It is not just the ritual of the funeral liturgy that guides us, but it is also the prayers we pray as designated by Holy Mother Church. Today, we are using the prayers for the dead for a Pope. A quick glance at these prayers reveals much about the who and what of our prayer today. For example, the Collect acknowledges that we are praying for a “successor of Peter,” the first pope and a “shepherd” of the Church. Interestingly enough, all three presidential prayers identify the deceased pope using the word “servant,” which gives credence to one of the popular titles that popes have often used to identify themselves, namely, “servant of the servants of God.” The Prayer after Communion identifies the pope as “the visible foundation of the Church’s unity.” In his life and ministry as the Vicar of Christ, Pope Benedict sought to be true to these humble descriptions.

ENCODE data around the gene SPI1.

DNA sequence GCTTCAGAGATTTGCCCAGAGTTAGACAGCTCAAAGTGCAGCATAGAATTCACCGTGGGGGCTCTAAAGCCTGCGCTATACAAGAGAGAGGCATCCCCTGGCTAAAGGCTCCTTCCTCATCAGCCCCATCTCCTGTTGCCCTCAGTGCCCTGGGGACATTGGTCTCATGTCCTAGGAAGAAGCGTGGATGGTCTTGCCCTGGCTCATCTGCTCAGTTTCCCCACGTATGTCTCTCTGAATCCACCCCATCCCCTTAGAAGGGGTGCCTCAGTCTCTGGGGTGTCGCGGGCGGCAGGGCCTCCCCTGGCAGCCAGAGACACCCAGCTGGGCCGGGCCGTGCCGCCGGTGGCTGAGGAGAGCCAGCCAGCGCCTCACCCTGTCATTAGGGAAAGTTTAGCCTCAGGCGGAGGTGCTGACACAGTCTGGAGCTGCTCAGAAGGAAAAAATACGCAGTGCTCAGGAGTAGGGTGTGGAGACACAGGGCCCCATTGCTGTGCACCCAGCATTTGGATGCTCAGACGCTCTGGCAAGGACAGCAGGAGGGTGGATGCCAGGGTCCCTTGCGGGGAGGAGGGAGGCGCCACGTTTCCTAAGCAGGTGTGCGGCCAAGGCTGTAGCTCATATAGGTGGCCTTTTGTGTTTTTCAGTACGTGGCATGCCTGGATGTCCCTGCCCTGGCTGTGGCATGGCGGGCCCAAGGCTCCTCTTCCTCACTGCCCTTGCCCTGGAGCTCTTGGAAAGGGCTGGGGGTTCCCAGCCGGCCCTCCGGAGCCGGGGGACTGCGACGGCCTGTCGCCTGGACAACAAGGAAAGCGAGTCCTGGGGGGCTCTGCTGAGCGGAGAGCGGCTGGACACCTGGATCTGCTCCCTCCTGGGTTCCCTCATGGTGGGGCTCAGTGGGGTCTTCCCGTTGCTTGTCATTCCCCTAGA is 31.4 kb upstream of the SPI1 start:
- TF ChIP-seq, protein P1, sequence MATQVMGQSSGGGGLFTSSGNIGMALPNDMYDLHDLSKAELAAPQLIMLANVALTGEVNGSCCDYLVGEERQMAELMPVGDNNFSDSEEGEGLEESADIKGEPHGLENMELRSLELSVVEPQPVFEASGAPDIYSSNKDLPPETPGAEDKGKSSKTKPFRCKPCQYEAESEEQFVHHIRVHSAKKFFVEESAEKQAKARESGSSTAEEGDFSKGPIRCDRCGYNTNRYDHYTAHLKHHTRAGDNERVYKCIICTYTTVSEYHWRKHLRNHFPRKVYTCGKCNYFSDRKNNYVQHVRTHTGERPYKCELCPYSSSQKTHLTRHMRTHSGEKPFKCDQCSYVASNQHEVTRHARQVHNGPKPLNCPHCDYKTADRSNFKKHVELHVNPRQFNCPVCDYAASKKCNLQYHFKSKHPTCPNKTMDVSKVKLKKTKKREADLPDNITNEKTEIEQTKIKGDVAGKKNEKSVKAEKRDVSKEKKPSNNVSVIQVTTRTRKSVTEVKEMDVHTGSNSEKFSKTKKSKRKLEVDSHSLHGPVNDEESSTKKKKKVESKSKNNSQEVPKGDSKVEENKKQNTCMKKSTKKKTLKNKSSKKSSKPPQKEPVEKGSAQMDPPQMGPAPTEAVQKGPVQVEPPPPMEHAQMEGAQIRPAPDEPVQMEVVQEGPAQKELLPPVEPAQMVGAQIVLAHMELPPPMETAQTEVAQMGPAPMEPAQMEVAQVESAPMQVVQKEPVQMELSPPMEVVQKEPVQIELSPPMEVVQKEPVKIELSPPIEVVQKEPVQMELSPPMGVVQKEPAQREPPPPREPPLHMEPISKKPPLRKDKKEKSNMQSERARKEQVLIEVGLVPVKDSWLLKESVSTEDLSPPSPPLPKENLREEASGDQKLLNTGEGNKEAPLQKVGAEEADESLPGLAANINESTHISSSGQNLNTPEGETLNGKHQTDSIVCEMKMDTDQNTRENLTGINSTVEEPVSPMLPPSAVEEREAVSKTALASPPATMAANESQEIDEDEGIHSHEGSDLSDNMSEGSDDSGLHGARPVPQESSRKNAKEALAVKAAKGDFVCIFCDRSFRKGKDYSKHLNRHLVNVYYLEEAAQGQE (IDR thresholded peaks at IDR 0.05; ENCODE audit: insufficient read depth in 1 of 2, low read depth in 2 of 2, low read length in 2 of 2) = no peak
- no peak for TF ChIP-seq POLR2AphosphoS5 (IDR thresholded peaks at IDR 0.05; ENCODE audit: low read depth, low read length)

The “what” of our prayer points to a three-fold intention. In the Collect, we ask God that Pope Benedict “may happily enjoy for ever in your presence in heaven the mysteries of your grace in compassion.” In the Prayer Over the Offerings, we pray that God may “mercifully bestow a blessed reward on Pope Benedict” and that we might receive “gifts of grace.” Finally, in the Prayer After Communion almost like a personal offering we pray that Pope Benedict “may be happily admitted to God’s blessed flock.” Implicitly within this greatest of prayers called the Holy Mass we offer thanksgiving to God for the gift of this dedicated churchman who clearly had a far reach and a huge impact on the world.